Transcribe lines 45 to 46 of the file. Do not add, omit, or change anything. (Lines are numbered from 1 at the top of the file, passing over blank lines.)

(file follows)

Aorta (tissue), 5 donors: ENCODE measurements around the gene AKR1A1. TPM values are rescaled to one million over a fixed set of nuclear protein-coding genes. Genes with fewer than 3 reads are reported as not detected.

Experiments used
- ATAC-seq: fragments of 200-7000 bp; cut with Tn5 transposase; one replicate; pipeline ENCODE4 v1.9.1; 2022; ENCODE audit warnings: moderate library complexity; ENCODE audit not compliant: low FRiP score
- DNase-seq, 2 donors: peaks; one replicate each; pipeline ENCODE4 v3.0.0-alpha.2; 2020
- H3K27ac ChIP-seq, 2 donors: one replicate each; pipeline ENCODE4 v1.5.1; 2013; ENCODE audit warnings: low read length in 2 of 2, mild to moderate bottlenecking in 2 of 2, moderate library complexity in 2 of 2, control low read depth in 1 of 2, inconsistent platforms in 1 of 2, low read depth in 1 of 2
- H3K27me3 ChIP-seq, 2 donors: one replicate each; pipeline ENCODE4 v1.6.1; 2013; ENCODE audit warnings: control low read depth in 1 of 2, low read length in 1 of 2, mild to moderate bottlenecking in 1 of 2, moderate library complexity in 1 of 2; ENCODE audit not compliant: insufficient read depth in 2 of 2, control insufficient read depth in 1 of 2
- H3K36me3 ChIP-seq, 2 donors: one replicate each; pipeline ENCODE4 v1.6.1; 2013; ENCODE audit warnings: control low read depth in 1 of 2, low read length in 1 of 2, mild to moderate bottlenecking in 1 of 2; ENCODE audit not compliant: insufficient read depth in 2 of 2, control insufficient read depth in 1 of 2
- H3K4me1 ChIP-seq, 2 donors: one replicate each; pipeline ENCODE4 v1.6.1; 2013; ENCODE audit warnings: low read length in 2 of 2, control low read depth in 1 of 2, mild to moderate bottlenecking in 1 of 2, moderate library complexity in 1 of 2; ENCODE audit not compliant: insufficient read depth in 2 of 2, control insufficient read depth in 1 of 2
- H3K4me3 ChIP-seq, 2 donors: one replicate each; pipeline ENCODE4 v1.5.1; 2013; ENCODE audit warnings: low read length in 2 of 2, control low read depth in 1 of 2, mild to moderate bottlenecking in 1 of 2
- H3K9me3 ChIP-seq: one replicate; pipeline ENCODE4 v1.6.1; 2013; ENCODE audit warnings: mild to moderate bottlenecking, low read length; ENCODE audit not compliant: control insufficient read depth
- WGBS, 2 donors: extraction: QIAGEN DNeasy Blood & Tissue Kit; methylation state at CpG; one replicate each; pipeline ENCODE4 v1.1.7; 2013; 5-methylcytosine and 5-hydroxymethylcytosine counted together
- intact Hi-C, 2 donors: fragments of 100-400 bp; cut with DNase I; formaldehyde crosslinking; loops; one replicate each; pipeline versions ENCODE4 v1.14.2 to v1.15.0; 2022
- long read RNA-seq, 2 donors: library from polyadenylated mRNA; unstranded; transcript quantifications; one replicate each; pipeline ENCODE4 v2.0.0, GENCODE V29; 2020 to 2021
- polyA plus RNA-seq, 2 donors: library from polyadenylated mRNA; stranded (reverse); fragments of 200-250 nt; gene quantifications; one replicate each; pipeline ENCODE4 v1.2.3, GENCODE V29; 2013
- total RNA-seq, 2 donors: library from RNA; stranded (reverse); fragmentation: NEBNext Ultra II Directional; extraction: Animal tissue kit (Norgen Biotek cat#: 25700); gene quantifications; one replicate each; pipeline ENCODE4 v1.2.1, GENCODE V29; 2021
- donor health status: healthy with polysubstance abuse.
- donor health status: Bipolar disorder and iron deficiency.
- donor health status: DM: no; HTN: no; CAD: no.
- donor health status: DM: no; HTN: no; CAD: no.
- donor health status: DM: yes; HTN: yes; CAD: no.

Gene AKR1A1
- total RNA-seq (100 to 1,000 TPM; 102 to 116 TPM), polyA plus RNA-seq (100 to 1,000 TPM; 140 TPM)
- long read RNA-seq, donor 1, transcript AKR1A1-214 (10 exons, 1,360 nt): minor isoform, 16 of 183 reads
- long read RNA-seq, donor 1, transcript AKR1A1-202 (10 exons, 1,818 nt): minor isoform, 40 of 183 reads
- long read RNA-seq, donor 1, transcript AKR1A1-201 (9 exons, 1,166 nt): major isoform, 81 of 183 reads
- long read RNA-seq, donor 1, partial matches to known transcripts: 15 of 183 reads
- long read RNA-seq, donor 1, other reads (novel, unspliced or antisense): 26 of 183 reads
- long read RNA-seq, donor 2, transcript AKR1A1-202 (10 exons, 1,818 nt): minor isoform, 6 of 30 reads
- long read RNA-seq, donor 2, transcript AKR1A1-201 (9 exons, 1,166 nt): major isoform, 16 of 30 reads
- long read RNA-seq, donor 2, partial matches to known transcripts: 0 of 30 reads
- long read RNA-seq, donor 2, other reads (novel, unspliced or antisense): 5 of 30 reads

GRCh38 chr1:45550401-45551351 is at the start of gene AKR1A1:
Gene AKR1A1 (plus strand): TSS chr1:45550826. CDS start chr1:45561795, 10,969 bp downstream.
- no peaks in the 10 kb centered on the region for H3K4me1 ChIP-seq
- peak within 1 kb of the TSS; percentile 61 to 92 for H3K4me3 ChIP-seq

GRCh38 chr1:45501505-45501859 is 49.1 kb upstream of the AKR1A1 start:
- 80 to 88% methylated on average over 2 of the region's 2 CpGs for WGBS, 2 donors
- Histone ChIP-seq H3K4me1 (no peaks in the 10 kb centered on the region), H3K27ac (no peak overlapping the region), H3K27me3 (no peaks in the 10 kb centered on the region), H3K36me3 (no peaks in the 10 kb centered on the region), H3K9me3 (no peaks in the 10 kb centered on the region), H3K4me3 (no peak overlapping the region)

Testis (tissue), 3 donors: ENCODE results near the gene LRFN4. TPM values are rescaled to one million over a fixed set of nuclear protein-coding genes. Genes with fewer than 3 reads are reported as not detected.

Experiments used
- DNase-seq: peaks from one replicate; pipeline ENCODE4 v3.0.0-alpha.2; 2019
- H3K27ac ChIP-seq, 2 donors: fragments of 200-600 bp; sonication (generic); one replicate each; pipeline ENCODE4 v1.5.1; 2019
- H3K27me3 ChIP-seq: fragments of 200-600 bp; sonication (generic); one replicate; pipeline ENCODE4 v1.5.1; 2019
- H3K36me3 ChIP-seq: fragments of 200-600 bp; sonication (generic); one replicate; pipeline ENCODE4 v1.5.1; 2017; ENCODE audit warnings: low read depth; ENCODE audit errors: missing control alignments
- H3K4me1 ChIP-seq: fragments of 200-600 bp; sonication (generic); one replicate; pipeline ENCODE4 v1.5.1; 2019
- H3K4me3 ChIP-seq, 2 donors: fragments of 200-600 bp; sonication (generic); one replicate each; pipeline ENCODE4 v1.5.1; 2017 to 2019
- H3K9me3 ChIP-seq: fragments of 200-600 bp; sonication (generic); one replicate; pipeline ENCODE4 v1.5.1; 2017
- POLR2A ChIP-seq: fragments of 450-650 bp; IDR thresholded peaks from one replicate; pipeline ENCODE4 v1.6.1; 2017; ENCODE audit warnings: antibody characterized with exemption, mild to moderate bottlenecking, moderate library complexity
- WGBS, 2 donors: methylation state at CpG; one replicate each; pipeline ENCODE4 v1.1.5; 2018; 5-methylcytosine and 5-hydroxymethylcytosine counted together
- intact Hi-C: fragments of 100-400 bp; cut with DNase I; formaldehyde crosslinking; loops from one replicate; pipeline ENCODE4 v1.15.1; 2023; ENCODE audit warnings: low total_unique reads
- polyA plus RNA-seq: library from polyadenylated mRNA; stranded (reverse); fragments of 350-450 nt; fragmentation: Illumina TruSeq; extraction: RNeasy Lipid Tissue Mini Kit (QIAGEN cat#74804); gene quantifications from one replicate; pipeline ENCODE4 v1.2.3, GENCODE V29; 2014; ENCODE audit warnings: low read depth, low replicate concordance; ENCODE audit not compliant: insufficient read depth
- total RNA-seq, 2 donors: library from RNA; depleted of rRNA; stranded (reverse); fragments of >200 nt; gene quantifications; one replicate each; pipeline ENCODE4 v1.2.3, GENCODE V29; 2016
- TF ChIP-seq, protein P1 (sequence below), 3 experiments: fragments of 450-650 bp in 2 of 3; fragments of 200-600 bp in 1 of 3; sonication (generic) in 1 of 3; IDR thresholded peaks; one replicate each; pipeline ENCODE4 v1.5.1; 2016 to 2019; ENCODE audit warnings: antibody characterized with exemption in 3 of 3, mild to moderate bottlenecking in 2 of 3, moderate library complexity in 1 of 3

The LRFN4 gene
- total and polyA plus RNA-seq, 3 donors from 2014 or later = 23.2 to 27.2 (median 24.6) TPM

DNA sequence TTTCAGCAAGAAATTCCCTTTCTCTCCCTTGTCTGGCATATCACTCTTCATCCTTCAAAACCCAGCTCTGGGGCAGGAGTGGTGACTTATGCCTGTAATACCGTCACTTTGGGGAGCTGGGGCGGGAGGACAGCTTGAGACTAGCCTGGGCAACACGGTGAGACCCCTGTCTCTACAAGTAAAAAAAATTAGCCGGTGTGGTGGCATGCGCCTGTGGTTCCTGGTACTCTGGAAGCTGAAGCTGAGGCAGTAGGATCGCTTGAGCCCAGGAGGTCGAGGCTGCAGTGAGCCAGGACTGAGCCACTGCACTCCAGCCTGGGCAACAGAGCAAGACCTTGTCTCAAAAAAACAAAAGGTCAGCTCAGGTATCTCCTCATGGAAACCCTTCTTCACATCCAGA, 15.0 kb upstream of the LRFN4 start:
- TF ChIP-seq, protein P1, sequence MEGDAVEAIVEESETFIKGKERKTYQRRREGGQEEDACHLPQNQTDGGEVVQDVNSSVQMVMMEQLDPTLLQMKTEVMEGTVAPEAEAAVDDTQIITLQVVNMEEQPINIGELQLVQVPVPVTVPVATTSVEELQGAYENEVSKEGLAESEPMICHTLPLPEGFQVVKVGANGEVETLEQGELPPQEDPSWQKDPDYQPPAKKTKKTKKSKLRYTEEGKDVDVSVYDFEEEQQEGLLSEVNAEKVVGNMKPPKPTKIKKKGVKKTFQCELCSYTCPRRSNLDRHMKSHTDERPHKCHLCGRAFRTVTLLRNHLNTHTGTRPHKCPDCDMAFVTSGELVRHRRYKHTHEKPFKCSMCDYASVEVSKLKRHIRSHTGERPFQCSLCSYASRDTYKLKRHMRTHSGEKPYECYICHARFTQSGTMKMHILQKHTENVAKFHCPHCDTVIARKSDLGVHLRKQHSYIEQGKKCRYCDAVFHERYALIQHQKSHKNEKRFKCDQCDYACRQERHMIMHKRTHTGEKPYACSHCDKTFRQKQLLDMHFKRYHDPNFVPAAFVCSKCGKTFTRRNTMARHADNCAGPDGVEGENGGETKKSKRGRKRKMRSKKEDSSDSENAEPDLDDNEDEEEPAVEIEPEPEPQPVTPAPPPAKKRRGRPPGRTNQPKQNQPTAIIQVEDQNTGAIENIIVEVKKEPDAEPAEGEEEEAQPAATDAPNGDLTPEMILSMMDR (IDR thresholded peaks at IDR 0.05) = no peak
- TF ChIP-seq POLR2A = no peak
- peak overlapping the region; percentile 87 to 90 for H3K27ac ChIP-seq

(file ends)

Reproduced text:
- H3K4me1 ChIP-seq: fragments of 200-600 bp; sonication (generic); one replicate; pipeline ENCODE4 v1.5.1; 2019
- H3K4me3 ChIP-seq, 2 donors: fragments of 200-600 bp; sonication (generic); one replicate each; pipeline ENCODE4 v1.5.1; 2017 to 2019